In September and October of 2001, several cases of anthrax broke out in the United States in the 2001 anthrax attacks, caused deliberately. This was a well-publicized act of bioterrorism. It motivated efforts to define bio defense and bio security, where more limited definitions of bio safety had focused on unintentional or accidental impacts of agricultural and medical technologies.

How could they be distributed?

There are multiple ways in which they could be distributed. Russia (the USSR) developed techniques using missiles and bombs to spread the deadly pathogens. Anthrax was recently deployed using the post offices. Al Queda may have attempted to acquire crop-dusting planes, which could be used to spread pathogens to millions. Terrorists could release them in ventilation systems to spread them across an office building.

However they are spread, infectious pathogens could soon be passed to others, leading to enormous casualties thousands of times greater than the original number infected.

biological warfare weapons bio terrorism


Which are the most Lethal?

These are biological agents with both a high potential for adverse public health impact and that also have a serious potential for large-scale dissemination. The Category A agents are anthrax, smallpox, plague, botulism, tularemia, and viral hemorrhagic fevers.


  • Anthrax : Anthrax is a bacteria with a highly resistant spore form. It is highly infectious and lethal when inhaled. It is a one-time agent that does not spread from one person to another. An anthrax vaccine does exist but requires many injections and has enough side-effects that it is considered unsuitable for general use.
  • Smallpox : Smallpox is a highly contagious virus. It transmits easily through the atmosphere and has a high mortality rate (up to 30%). Smallpox was eliminated in the world in the 1970s thanks to a worldwide vaccination program. However, some virus are still available in Russian and American laboratories. It is also believed it could be available in other labs.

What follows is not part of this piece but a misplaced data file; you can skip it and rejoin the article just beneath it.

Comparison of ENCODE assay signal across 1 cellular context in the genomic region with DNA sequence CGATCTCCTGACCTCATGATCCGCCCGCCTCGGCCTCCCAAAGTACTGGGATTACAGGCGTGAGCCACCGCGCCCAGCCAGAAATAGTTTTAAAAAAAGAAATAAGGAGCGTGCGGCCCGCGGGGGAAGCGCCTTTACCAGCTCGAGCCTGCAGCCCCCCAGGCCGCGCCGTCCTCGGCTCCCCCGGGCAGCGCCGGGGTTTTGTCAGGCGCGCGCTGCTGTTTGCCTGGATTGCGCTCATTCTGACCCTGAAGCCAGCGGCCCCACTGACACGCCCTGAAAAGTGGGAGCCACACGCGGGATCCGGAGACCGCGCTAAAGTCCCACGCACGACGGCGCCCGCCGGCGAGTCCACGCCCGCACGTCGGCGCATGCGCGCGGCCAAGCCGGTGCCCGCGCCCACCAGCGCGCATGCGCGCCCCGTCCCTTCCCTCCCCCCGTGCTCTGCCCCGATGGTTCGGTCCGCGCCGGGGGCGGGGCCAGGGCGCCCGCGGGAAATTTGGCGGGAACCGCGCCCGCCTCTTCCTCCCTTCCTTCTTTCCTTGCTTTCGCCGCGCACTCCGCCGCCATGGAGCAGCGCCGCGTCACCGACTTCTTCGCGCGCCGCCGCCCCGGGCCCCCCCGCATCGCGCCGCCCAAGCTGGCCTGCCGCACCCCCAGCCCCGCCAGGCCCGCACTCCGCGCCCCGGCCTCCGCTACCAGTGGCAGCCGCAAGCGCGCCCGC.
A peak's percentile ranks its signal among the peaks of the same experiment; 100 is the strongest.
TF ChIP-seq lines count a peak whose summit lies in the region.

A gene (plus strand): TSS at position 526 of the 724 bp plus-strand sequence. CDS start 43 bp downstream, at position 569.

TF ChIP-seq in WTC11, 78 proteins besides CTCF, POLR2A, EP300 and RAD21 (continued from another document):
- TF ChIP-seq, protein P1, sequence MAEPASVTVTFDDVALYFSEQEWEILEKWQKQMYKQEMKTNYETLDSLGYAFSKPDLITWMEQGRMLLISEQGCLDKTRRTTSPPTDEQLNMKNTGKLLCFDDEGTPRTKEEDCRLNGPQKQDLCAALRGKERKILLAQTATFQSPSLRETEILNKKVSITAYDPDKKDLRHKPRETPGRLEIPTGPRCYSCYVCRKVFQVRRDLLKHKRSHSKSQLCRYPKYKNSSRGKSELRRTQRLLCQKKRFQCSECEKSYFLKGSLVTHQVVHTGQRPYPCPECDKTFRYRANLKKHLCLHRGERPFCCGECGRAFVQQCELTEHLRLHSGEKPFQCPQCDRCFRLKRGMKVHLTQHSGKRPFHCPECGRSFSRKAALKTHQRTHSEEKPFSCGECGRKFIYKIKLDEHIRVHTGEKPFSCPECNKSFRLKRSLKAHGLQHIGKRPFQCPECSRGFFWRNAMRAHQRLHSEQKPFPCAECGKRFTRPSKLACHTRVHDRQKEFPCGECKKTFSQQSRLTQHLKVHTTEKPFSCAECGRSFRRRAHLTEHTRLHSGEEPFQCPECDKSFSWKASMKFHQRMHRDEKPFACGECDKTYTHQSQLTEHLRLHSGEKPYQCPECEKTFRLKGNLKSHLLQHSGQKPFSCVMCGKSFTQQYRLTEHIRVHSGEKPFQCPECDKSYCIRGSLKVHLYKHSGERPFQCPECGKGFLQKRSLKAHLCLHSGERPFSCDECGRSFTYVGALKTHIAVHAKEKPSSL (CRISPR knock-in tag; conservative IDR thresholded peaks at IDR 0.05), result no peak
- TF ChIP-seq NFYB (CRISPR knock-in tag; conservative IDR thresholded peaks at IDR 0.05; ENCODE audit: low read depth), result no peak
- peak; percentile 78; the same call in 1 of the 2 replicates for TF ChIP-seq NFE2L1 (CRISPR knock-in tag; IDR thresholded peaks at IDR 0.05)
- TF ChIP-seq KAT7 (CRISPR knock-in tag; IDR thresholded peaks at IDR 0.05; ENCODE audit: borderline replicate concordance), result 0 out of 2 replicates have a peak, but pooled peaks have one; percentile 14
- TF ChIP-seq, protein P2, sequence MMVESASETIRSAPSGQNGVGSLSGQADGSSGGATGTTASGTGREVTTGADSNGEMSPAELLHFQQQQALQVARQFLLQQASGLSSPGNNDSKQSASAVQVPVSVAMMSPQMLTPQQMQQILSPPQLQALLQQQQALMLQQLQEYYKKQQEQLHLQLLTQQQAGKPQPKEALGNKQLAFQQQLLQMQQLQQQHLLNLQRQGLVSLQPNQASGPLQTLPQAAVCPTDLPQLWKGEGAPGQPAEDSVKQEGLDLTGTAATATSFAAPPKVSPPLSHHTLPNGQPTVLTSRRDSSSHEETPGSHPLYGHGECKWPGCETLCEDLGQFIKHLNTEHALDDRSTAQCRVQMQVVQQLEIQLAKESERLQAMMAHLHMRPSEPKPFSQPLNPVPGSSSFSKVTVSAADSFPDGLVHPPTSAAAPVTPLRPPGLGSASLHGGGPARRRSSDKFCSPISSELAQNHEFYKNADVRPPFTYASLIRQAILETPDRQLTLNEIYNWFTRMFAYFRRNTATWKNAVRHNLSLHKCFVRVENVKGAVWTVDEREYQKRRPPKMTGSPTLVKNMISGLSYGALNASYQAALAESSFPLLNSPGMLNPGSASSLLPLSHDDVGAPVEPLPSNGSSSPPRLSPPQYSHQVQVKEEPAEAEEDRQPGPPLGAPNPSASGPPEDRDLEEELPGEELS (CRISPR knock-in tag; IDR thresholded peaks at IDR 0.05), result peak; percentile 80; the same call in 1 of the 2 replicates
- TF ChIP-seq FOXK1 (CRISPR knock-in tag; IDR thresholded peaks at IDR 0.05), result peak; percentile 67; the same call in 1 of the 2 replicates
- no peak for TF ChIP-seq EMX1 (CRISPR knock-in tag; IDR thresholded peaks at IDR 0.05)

• Botulism: Botulism is one the deadliest toxins caused by a bacteria. Botulism causes respiratory failure and paralysis.
  • Ebola: Ebola is a viral hemorrhagic fever. It is extremely lethal, with no cure. The symptoms are profuse bleeding from the orifices.
  • Plague: Plague is a highly contagious bacteria. It causes a type of pneumonia and may be fatal.
  • Marburg: Marburg is a viral hemorrhagic disease. It is extremely lethal, with no cure.
  • Tularemia: Tularemia is a bacteria, responsible for non-lethal but extremely incapacitating diseases (weight loss, fever, headaches, and often pneumonia).

The United States’ biological warfare program began during WWII. But, it came to a halt in 1969, when President Nixon reviewed the program, decided it was wrong, and ordered the destruction of all weapons. Part of the decision was due to the availability in nuclear defense, which, it was thought, made it unnecessary to develop biological weapons since it would make it possible for other countries to develop them as well.

Today, several countries have or are developing biological warfare programs. According to the U.S. Department of Defense, more than ten countries have, or are developing biological warfare programs, among which, The United States of America, Russia, Israel, Egypt, China, Iran, Iraq, Libya, Syria and North Korea.

Man-Made Disasters List

 Atomic Age

trinity nuke atomic age

Just before the sun rose over Alamogordo, New Mexico, on July 16th, 1945 – the world’s first atomic bomb, dubbed “trinity” by its builders, sat on its 100 foot tower awaiting the electronic signal that would mark the beginning of the nuclear age.

Biological Warfare biological warfare toxic weapons chemicals

Biological warfare , also known as germ warfare, is the use of any
organism (bacteria,
virus and other disease-causing organisms) or
toxins found in nature, as a weapon of war. It is meant to  incapacitate or kill an enemy.

Warfare chemical warfare chamical weapons

Chemical warfare is warfare (and associated military operations) using non-explosive chemical agents to kill, injure or incapacitate the enemy. Living organisms (including  viruses ) are not  considered chemical warfare: their use is instead labelled biological


cybernetic revolt machines intelligence

A Cybernetic revolt is a scenario in which AIs (either a single supercomputer, a
computer network, or sometimes a “race” of intelligent machines) decide that humans are a threat (either to the machines or to themselves) or are oppressors and try to destroy or to enslave them potentially leading to Machine Rule.

Doomsday device 

doomsday device